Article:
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Russian President Vladimir Putin has told NBC News that he "couldn't care less" if Russian citizens tried to interfere in the 2016 American presidential election because, he claims, they were not connected to the Kremlin.
In an exclusive and at-times combative interview with NBC's Megyn Kelly, Putin again denied the charge by U.S. intelligence services that he ordered meddling in the November 2016 vote that put Donald Trump in the White House.
"Why have you decided the Russian authorities, myself included, gave anybody permission to do this?" asked Putin, who will probably be returned as president in the March 18 elections.
Putin was unmoved by an indictment filed by special counsel Robert Mueller last month that accused 13 Russian nationals and three Russian companies of interfering in the election — including supporting Trump's campaign and "disparaging" Hillary Clinton's.
Mueller is investigating whether the Trump campaign colluded with the Kremlin.
"So what if they're Russians?" Putin said of the people named in last month's indictment. "There are 146 million Russians. So what? ... I don't care. I couldn't care less. ... They do not represent the interests of the Russian state."
Putin even suggested that Jews or other ethnic groups had been involved in the meddling.
"Maybe they're not even Russians," he said. "Maybe they're Ukrainians, Tatars, Jews, just with Russian citizenship. Even that needs to be checked. Maybe they have dual citizenship. Or maybe a green card. Maybe it was the Americans who paid them for this work. How do you know? I don't know."
Asked whether he was concerned about Russian citizens attacking U.S. democracy, Putin replied that he had yet to see any evidence that the alleged interference had broken Russian law.
"Are we the ones who imposed sanctions on the United States? The U.S. imposed sanctions on us."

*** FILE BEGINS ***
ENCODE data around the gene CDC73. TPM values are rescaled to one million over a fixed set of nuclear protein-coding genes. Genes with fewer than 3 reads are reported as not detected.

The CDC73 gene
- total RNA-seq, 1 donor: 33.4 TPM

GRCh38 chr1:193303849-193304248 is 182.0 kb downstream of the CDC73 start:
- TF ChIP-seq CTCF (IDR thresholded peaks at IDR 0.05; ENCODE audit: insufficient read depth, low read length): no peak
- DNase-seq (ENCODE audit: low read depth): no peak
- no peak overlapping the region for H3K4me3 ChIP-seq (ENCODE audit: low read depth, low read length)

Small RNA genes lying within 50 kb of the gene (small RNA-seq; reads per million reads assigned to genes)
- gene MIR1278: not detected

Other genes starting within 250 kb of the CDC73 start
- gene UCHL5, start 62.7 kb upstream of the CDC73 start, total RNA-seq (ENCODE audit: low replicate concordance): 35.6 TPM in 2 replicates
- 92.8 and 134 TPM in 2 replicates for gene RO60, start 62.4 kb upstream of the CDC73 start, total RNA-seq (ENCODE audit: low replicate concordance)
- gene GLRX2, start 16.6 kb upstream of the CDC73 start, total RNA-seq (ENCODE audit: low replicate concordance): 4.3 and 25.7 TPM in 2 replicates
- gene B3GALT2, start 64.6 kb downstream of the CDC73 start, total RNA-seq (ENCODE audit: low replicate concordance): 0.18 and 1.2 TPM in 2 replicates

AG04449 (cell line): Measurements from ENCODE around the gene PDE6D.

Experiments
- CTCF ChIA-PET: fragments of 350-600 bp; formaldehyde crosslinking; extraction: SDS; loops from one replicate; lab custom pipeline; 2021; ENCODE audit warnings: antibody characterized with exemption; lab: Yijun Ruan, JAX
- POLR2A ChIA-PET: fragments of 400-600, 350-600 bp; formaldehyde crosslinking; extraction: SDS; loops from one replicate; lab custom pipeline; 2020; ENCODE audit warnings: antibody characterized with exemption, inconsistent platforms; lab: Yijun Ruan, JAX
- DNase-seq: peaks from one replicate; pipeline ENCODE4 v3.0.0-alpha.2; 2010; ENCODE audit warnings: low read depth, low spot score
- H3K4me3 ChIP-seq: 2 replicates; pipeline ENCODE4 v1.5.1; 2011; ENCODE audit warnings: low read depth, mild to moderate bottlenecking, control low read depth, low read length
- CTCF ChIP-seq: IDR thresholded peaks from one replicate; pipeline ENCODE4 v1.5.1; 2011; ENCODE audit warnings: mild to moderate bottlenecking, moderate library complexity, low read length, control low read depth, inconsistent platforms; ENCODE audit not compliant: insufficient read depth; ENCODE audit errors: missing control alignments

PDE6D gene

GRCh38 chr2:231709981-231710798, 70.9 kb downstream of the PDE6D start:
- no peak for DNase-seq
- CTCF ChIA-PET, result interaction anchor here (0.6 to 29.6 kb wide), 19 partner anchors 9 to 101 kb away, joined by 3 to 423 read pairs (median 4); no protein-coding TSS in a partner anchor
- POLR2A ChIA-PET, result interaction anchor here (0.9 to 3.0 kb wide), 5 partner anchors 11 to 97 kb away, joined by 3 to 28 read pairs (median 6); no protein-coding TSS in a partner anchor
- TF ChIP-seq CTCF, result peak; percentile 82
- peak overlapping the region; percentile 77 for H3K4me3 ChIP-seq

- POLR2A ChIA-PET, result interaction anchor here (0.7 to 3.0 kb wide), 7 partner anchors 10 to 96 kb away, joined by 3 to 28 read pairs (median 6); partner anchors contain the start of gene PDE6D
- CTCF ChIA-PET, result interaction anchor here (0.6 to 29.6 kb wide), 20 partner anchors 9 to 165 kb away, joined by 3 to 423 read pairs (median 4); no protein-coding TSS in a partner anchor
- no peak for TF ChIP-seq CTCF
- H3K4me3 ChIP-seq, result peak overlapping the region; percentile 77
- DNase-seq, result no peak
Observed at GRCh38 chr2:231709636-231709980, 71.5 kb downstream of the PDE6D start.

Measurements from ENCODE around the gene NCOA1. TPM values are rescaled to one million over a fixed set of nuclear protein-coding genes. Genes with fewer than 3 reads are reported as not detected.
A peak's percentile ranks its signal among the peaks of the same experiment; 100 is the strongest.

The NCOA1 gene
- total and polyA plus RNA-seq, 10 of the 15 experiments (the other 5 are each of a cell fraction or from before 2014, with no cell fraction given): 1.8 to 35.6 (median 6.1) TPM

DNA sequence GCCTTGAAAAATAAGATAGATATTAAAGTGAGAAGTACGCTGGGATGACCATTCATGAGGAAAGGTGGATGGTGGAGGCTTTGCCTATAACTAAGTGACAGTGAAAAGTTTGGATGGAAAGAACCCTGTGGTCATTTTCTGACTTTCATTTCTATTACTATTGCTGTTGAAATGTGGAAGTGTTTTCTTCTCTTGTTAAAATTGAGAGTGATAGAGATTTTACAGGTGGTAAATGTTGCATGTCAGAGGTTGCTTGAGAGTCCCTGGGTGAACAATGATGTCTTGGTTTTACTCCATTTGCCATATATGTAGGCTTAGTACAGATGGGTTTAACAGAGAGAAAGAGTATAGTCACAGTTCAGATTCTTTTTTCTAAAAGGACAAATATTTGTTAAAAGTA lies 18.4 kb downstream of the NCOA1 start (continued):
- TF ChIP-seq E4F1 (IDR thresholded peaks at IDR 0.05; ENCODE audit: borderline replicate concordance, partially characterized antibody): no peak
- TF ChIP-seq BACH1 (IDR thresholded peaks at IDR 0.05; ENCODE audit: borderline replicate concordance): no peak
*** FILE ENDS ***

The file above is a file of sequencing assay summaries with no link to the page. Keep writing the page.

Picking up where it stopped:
"We in Russia cannot prosecute anyone as long as they have not violated Russian law," he said. "At least send us a piece of paper. ... Give us a document. Give us an official request. And we'll take a look at it."
U.S. intelligence agencies and many Western analysts have said that Russian interference came at the orders of the Kremlin. Putin, Russia's longest-serving leader since Stalin, dismissed this.
"Could anyone really believe that Russia, thousands of miles away ... influenced the outcome of the election? Doesn't that sound ridiculous even to you?" he said. "It's not our goal to interfere. We do not see what goal we would accomplish by interfering. There's no goal."
Experts like John Brennan, a former CIA director and now an NBC News analyst, say Moscow's goal was clear.
"To weaken the United States government," Brennan said in a separate interview, summarizing his opinion of the Kremlin's aims. This, he added, was so "the U.S. government is not going to be able to deal with international issues and confronting Russian aggression as assertively as it needs to."
Trump has called Putin "a strong leader" who has "done a very brilliant job in terms of what he represents and who he's representing."
Trump has also hinted that he gives Putin the benefit of the doubt when he denies that Moscow interfered.
"[Putin] said he absolutely did not meddle in our election. He did not do what they are saying he did," Trump told reporters aboard Air Force One en route to Hanoi following a meeting with Putin on the sidelines of the APEC summit in Danang in November.
In the interview with Kelly, Putin called the U.S. president "a businessman with vast experience" and "a quick study" despite being new to politics.
"He understands that if it is necessary to establish a cooperative relationship with someone, then you have to treat your current or potential partner with respect," Putin said. "Engaging in mutual accusations and insults, this is a road to nowhere."
Putin said he doesn't read Trump's tweets and doesn't tweet himself.
Asked why not, he said: "I have other ways of expressing my point of view or implementing a decision. Donald is a more modern individual."
Putin is facing little opposition in the presidential election whose first round is on March 18.
"Well, we will see. It's up to the Russian voters," he said.
In terms of the future of Russia-U.S. relations, he cast Russia as the victim.
"We are not the ones who labeled you our enemies. You made a decision, at the level of parliament, at the level of Congress and put Russia on your list of enemies," he said. "Why did you do that? Are we the ones who imposed sanctions on the United States? The U.S. imposed sanctions on us."
Putin claimed he would be willing to repair relations with Washington.
"Listen, let's sit down calmly, talk and figure things out," he said. "I believe that the current president wants to do that, but there are forces that won't let him do it."